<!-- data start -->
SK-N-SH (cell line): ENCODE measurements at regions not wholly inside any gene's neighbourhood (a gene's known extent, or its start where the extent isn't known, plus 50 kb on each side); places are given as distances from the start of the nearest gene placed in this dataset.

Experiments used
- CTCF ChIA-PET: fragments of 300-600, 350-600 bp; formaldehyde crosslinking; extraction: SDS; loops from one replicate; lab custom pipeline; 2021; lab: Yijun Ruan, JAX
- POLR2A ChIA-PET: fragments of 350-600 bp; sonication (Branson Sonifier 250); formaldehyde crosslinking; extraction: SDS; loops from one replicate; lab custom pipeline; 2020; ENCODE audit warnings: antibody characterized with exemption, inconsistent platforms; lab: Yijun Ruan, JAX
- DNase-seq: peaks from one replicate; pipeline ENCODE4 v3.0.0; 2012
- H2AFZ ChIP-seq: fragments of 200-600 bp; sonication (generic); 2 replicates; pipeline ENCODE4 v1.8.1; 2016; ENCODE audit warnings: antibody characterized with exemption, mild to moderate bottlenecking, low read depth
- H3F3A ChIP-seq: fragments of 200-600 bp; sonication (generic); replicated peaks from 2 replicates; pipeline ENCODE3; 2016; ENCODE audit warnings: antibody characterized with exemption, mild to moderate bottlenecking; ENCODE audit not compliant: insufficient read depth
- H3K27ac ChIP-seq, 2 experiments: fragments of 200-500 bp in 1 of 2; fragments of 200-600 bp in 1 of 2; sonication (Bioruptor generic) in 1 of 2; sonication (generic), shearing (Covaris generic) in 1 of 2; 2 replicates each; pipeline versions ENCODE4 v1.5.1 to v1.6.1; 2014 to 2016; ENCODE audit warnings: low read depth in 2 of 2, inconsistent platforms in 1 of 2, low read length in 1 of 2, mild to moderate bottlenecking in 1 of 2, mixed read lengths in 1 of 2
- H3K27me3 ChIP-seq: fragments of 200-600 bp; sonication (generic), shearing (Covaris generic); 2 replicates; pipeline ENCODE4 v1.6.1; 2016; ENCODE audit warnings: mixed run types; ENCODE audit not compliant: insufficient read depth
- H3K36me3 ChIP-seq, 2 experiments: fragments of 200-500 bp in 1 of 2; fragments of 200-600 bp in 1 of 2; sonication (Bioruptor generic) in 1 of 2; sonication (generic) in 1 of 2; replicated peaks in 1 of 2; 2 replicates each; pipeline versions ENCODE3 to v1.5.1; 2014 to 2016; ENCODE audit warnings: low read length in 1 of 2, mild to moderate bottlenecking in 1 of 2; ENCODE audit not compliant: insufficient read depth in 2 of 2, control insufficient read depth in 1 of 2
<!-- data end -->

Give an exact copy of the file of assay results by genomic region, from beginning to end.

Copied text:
SK-N-SH (cell line): ENCODE measurements at regions not wholly inside any gene's neighbourhood (a gene's known extent, or its start where the extent isn't known, plus 50 kb on each side); places are given as distances from the start of the nearest gene placed in this dataset.

Experiments used
- CTCF ChIA-PET: fragments of 300-600, 350-600 bp; formaldehyde crosslinking; extraction: SDS; loops from one replicate; lab custom pipeline; 2021; lab: Yijun Ruan, JAX
- POLR2A ChIA-PET: fragments of 350-600 bp; sonication (Branson Sonifier 250); formaldehyde crosslinking; extraction: SDS; loops from one replicate; lab custom pipeline; 2020; ENCODE audit warnings: antibody characterized with exemption, inconsistent platforms; lab: Yijun Ruan, JAX
- DNase-seq: peaks from one replicate; pipeline ENCODE4 v3.0.0; 2012
- H2AFZ ChIP-seq: fragments of 200-600 bp; sonication (generic); 2 replicates; pipeline ENCODE4 v1.8.1; 2016; ENCODE audit warnings: antibody characterized with exemption, mild to moderate bottlenecking, low read depth
- H3F3A ChIP-seq: fragments of 200-600 bp; sonication (generic); replicated peaks from 2 replicates; pipeline ENCODE3; 2016; ENCODE audit warnings: antibody characterized with exemption, mild to moderate bottlenecking; ENCODE audit not compliant: insufficient read depth
- H3K27ac ChIP-seq, 2 experiments: fragments of 200-500 bp in 1 of 2; fragments of 200-600 bp in 1 of 2; sonication (Bioruptor generic) in 1 of 2; sonication (generic), shearing (Covaris generic) in 1 of 2; 2 replicates each; pipeline versions ENCODE4 v1.5.1 to v1.6.1; 2014 to 2016; ENCODE audit warnings: low read depth in 2 of 2, inconsistent platforms in 1 of 2, low read length in 1 of 2, mild to moderate bottlenecking in 1 of 2, mixed read lengths in 1 of 2
- H3K27me3 ChIP-seq: fragments of 200-600 bp; sonication (generic), shearing (Covaris generic); 2 replicates; pipeline ENCODE4 v1.6.1; 2016; ENCODE audit warnings: mixed run types; ENCODE audit not compliant: insufficient read depth
- H3K36me3 ChIP-seq, 2 experiments: fragments of 200-500 bp in 1 of 2; fragments of 200-600 bp in 1 of 2; sonication (Bioruptor generic) in 1 of 2; sonication (generic) in 1 of 2; replicated peaks in 1 of 2; 2 replicates each; pipeline versions ENCODE3 to v1.5.1; 2014 to 2016; ENCODE audit warnings: low read length in 1 of 2, mild to moderate bottlenecking in 1 of 2; ENCODE audit not compliant: insufficient read depth in 2 of 2, control insufficient read depth in 1 of 2